I didn't get a chance to live blog during BarCamp Sacramento this weekend (too busy asking questions), but now that I am sitting in the back of a 747 bound for Melbourne, I thought I would take a few minutes to share some of the highlights:
Adam Kalsey started the morning with an alfresco coffee roasting demonstration. I can honestly say that I never knew that air popcorn makers were so versatile. The coffee was tasty.
Jinesh Varia spoke about Amazon Web Services. Amazon has created three web services to provide infrastructure to developers: S3, EC2 and Simple Queue Service.
- Simple Storage Service (S3) is a shared storage service, available via REST and other protocols, were users can store arbitrary data for archive or sharing. Amazon charges users on a monthly basis for their total storage plus bandwidth fees (either up or down). SmugMug is already basing their photo storage service on it. He also showed firefox extension that allowed you to access your files.
- Elastic Compute Cloud (EC2) is their elastic computing cloud service which allows people to run Xen images on Amazon's computing grid. The images can be controlled dynamically (that is, you can pop up or destroy images via web services) and you are charged per hour of use. This allows for some creative usage -- you can instantiate several new servers to handle your appearance on the front page of Digg, for example -- but will necissitate close monitoring because you pay by the clock hour (not CPU hour). Jinesh also showed us some of the Xen images (called AIM for Amazon IMages) that are being developed, similar to VMware's appliance marketplace.
- Simple Queue Service (SQS) was just touched on. It provides a reliable queue for messages - something that would be useful for some of the distributed processing in many web applications these days.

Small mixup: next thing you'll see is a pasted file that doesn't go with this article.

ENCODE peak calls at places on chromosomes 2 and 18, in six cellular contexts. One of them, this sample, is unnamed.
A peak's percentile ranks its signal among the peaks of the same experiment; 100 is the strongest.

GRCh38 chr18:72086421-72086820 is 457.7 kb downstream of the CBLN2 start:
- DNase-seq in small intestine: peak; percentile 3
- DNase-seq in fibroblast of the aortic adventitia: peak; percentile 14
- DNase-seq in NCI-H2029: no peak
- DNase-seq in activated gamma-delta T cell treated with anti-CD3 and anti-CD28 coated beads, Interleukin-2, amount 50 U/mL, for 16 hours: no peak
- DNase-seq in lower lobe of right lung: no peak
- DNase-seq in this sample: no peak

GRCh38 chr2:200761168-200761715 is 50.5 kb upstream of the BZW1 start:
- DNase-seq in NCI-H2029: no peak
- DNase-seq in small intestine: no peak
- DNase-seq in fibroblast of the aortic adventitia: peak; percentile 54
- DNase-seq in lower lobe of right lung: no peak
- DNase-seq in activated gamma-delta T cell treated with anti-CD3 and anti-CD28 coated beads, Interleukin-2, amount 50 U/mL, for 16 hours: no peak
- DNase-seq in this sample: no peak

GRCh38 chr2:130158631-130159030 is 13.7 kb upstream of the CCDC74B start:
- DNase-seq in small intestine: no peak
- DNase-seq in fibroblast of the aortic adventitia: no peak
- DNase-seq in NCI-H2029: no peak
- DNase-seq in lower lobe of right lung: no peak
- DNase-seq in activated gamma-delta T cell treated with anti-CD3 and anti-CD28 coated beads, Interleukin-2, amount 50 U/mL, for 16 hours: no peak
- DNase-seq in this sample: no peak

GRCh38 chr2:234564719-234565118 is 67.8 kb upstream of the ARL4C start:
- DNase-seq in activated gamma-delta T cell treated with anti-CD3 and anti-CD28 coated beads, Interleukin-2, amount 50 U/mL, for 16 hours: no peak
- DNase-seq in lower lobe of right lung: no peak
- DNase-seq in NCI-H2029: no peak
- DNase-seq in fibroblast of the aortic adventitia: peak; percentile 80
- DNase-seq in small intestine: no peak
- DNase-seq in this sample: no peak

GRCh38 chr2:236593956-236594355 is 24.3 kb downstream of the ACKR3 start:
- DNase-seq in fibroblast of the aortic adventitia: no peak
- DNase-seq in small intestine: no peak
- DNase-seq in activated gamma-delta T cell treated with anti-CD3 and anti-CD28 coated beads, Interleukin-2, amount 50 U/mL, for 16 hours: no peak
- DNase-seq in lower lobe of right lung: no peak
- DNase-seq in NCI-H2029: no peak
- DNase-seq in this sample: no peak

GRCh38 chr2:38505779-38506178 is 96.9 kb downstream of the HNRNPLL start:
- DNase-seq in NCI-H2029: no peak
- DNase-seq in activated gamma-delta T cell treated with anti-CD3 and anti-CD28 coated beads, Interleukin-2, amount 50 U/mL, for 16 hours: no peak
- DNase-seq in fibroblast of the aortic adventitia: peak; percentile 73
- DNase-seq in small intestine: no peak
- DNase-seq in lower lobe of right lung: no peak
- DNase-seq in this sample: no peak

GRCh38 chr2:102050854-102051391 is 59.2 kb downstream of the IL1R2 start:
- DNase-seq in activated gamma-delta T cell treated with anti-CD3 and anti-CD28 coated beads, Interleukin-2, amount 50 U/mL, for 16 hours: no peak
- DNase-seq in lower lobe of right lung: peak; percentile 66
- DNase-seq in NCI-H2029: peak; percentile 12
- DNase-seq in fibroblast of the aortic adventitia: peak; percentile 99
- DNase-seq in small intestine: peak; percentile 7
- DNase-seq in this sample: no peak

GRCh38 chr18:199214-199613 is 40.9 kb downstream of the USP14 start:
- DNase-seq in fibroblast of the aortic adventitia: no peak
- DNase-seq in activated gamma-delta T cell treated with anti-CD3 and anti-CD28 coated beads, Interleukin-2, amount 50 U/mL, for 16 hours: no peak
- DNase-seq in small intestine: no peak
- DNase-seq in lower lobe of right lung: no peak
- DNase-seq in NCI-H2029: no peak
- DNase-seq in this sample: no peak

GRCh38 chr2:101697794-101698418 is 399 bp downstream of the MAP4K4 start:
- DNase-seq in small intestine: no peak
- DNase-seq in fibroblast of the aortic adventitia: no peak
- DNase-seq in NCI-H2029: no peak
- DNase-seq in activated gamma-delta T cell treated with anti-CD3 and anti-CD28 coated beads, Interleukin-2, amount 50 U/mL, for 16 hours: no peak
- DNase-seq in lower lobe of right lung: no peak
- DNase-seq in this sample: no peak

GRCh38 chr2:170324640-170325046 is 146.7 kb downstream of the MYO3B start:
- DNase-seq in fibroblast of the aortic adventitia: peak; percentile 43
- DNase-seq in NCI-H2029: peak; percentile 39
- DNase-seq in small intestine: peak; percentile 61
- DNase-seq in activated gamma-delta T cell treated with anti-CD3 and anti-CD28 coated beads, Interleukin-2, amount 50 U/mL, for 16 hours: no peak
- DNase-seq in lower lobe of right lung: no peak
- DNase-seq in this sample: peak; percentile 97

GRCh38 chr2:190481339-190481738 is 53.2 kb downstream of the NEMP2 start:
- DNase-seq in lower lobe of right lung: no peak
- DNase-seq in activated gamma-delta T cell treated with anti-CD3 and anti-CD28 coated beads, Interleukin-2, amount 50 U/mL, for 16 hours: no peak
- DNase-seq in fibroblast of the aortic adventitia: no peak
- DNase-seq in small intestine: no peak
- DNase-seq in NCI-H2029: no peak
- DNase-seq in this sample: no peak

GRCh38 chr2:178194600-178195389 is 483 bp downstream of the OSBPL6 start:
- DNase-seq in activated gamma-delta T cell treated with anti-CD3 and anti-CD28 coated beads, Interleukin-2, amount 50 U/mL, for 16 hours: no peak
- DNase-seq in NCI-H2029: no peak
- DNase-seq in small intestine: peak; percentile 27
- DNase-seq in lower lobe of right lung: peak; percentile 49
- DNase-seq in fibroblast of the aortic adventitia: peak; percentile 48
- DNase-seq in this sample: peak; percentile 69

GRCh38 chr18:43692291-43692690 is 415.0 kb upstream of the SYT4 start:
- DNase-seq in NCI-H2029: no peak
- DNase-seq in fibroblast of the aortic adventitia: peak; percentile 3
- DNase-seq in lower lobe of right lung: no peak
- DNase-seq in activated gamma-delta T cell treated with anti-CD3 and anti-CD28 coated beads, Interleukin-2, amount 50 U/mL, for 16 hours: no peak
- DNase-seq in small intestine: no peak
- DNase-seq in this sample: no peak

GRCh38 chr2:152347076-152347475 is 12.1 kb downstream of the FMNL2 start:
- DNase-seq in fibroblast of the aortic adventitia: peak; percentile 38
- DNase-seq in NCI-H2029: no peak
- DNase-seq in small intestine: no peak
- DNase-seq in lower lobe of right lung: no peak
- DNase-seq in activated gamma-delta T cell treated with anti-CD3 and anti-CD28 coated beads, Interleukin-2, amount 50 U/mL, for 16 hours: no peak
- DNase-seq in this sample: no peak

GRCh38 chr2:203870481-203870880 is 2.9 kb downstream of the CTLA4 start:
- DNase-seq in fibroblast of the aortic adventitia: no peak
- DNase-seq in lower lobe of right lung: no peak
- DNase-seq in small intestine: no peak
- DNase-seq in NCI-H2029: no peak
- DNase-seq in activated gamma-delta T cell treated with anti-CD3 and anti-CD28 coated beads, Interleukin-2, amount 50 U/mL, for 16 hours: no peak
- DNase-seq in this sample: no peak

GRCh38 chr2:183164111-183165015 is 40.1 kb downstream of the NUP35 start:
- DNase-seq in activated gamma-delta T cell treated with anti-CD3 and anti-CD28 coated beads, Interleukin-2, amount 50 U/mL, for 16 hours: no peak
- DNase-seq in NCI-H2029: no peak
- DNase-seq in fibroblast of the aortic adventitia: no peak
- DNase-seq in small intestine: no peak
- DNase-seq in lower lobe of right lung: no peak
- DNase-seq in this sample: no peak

Joseph Scott (Automattix -- the guys behind Wordpress and Askimet) spoke about his work in implementing WordPress' XML-RPC features (XML-RPC is one of the more popular protocols for posting blog entries). He also showed off Microsoft's LiveWriter beta, one of the first blogging tools to support the new API. A really good session about something that I use daily. However, after looking at his bio, I realised that I should have asked him about Melbourne, since he has spent some quality time there also.
Tagged.com's Terry Chay gave a discusson about his implementation of eCards while at Plaxo. Opinionated, pointed and profanity filled - exactly what a good presentation should include :> After his session, a group of us had an interesting discussion on PHP frameworks, large scale internet sites, rails and Zend framework.
Elise Bauer from Simply Recipes started off the second day by schooling us for two hours about what it is really like to run a large scale blog. While I couldn't type fast enough to scribe all the pearls of wisdom that she handed out, it was fascinating to see how people use the infrastructure that I spend most of my time building. Elise could have easily spoke all day.
Scott Hildebrandt finished out the second day with a presentation on his work on 3D audio. He demonstrated the research by showing us some models he created in Pure Data (PD). While the math was over my head, the possible application of it in video gaming was certainly interesting.
Oh yeah, I gave a short but highly opinionated presentation on Cyclocross.